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The Source Code Challenge

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Enigma

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I managed to find a bit of free time to get back to my Jpeg2000 decoder this week. Unfortunately it's so long since I last worked on it I've lost track of where I was. I did have lots of notes, but the source code is so impenetrable it would still take me a while to get back up to speed. I say "would". Instead I found another open source Jpeg2000 codec, this time written in Java. Hopefully between the two sources I've be able to get a more solid grasp on the format and accelerate my progress. I keep wondering whether I ought to just buy a copy of the spec.

Because two major concurrent projects isn't enough I also keep getting distracted by other random issues. This week I decided to look into parsing. I've written parsers before, even a very simple parser generator. I've also used Boost.Spirit a few times (and I'd love to learn how to use it better, maybe something to get distracted by some other month). This time however I decided to forget everything I new and research from scratch. It's funny what you can learn when you do this. I didn't research in too much depth, but it didn't take me too long to come across Parsing Expression Grammars (PEGs) and Packrat parsers, neither of which I remember coming across before.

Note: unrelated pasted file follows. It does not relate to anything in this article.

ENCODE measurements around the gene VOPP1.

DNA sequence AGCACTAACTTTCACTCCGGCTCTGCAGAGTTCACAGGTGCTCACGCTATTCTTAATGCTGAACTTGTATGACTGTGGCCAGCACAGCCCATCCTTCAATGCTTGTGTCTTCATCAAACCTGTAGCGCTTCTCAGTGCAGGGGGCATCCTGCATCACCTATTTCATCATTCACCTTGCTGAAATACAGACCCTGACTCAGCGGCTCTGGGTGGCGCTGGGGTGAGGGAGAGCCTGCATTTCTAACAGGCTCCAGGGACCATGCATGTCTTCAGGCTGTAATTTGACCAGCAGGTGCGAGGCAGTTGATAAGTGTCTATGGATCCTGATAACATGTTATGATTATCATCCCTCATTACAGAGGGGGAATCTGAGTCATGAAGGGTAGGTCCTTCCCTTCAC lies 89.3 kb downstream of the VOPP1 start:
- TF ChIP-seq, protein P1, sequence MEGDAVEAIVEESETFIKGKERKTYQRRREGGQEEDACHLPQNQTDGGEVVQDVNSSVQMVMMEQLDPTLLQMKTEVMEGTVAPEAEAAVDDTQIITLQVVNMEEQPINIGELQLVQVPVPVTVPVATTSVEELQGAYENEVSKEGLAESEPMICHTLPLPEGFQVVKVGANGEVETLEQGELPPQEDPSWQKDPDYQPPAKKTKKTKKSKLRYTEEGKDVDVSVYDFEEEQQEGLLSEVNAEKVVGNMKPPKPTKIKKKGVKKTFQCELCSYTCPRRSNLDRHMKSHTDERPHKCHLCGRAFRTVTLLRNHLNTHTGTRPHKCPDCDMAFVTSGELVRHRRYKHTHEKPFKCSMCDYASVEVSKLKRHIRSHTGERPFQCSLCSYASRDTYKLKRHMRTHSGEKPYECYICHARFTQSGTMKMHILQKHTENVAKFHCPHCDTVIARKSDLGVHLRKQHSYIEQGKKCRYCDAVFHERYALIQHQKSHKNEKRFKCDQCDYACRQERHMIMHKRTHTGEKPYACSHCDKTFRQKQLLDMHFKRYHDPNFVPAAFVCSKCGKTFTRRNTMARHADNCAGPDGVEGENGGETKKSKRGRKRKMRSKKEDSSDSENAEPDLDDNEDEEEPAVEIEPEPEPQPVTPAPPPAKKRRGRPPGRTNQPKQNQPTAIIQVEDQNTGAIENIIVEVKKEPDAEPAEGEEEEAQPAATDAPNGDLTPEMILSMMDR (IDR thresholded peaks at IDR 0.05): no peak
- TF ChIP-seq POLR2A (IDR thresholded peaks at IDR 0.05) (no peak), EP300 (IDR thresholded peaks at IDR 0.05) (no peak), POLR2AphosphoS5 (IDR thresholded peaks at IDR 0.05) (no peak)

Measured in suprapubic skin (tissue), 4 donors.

I'm not completely sold on Packrat parsing - it looks great for simple parsing but not so good for more complex parsing due to the complexity of changing state - but Parsing Expression Grammars seem really useful. I quickly hacked together a simple recursive descent parser for mathematical expressions, along with a generator using an equivalent grammar. After getting the parser working I spent a bit of time working on error handling, for which some of the details mentioned in the Packrat parser paper I was reading were very useful. All-in-all it was an interesting diversion and next time I need a parser I'll have a slightly better foundation to start from.

Finally, I present you with The Source Code Challenge(TM). If you remember (assuming anyone actually reads this drivel regularly) a few weeks ago I was freeing up hard drive space to install Medieval II: Total War. I vaguely wondered at the time how much of my hard disk was filled with source code. This week I decided to find out. The Source Code Challenge(TM) is for you to do the same. The target to beat is 27 505 files (.c, .cpp, .h & .hpp) or 537 175 479 bytes (512MB!). Admittedly a large proportion of that come from six compilers with attendant include folders, plus boost, but it's still an awful lot of source code!

?nigma
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Boost.Spirit is fueled by baby kittens fed through a ricer then distilled with wine made from the juices of hundreds of pure innocent virgins. That's all you really need to know about it. That, and the fact that looking at the implementation will burn your eyes out.

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